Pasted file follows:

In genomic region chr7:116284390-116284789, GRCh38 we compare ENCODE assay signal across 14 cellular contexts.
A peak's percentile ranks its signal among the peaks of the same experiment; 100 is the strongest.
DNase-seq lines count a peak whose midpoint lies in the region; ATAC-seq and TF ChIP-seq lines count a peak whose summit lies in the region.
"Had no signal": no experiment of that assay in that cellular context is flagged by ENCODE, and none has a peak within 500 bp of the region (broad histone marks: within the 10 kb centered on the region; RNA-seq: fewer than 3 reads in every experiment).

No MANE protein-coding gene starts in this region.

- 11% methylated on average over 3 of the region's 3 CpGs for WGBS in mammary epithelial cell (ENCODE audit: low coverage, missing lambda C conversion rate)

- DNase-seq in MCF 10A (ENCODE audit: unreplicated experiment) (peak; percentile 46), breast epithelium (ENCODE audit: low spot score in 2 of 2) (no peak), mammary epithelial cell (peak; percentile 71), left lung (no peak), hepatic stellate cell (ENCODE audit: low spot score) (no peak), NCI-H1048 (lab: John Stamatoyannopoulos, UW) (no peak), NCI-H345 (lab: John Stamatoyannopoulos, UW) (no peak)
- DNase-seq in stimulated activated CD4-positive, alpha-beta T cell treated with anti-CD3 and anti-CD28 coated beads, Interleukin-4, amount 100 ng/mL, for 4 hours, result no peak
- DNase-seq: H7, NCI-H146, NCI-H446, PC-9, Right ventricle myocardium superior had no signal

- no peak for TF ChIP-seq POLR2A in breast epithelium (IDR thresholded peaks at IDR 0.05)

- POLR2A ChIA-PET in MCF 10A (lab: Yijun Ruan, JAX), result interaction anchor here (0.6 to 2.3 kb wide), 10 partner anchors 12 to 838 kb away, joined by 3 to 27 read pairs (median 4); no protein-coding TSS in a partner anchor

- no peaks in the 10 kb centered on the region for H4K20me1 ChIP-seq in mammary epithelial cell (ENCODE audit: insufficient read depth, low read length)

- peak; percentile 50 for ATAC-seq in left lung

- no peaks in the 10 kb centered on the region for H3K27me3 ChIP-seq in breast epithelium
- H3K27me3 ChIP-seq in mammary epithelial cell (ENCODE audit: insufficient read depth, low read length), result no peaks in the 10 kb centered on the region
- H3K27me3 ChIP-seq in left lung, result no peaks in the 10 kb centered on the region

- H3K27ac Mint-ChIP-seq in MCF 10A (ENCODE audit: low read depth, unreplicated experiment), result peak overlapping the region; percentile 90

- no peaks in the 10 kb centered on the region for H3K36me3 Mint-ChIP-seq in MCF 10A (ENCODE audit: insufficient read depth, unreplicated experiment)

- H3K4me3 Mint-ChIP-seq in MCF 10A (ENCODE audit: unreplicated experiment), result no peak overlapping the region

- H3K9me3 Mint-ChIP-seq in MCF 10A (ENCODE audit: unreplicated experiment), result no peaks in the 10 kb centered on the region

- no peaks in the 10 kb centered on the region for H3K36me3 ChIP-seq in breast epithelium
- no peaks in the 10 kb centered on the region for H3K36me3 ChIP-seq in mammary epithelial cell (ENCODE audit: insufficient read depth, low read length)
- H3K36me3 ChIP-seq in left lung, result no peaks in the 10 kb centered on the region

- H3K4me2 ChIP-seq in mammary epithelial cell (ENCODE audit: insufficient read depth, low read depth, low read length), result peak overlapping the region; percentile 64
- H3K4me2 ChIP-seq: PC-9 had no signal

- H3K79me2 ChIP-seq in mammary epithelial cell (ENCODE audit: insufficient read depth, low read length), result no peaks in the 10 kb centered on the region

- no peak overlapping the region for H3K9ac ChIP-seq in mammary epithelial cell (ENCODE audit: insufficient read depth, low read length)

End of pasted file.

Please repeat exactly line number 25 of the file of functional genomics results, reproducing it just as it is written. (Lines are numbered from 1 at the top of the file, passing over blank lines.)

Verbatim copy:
- H3K4me2 ChIP-seq: PC-9 had no signal